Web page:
You are currently viewing the abstract.View Full Text
Observed along the roots of seismogenic faults where the locked interface transitions to a stably sliding one, low-frequency earthquakes (LFEs) primarily occur as event bursts during slow slip. Using an event catalog from Guerrero, Mexico, we employ a statistical analysis to consider the sequence of LFEs at a single asperity as a point process, and deduce the level of time clustering from the shape of its autocorrelation function. We show that while the plate interface remains locked, LFEs behave as a simple Poisson process, whereas they become strongly clustered in time during even the smallest slow slip, consistent with interaction between different LFE sources. Our results demonstrate that bursts of LFEs can result from the collective behavior of asperities whose interaction depends on the state of the fault interface.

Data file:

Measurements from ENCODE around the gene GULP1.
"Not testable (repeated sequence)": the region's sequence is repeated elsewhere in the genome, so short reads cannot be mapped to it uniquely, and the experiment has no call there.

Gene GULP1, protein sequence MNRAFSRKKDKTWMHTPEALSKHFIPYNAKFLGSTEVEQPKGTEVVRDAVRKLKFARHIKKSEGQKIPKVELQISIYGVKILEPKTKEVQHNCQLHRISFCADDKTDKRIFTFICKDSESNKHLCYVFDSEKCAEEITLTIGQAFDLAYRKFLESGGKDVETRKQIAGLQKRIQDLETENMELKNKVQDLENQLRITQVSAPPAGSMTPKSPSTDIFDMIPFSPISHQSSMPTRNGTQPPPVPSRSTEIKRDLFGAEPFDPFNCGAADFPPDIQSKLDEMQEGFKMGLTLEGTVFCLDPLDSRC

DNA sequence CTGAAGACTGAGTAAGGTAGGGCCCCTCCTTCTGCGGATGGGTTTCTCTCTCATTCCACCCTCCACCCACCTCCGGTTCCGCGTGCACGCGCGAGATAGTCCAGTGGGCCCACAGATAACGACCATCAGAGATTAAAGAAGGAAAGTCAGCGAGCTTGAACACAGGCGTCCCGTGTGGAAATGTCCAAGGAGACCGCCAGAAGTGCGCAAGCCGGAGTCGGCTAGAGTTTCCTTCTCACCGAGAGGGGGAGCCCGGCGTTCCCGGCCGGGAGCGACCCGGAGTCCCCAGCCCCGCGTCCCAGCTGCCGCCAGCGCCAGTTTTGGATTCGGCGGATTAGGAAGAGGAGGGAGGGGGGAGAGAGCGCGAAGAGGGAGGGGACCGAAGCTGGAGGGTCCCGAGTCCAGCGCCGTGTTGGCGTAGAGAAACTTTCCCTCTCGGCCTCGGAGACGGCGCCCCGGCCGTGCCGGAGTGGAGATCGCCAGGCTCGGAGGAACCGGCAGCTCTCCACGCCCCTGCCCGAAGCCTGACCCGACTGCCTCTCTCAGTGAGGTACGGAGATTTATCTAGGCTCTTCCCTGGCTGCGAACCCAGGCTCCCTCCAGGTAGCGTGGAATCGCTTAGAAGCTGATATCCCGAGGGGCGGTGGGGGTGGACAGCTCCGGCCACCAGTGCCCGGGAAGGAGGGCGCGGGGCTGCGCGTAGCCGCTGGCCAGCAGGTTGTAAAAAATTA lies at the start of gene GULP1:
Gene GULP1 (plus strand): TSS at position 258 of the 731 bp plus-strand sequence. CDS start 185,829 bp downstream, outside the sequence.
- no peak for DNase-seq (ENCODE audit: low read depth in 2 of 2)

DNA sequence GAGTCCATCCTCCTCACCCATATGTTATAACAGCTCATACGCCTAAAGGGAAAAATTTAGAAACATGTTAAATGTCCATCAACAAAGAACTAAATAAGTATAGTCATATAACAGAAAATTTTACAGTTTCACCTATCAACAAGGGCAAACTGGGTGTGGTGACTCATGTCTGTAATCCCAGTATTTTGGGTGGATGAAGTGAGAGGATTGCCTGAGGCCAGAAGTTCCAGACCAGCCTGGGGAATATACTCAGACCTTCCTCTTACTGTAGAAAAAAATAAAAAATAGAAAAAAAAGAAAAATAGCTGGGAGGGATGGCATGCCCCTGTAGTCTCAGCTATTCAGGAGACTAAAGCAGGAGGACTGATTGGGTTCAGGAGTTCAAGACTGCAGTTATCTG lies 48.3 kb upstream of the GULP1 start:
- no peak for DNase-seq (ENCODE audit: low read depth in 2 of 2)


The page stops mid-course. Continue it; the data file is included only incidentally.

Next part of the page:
- low-frequency earthquakes (LFEs)
- slow earthquakes
- Copyright © 2016, The Authors
This is an open-access article distributed under the terms of the Creative Commons Attribution license, which permits unrestricted use, distribution, and reproduction in any medium, provided the original work is properly cited.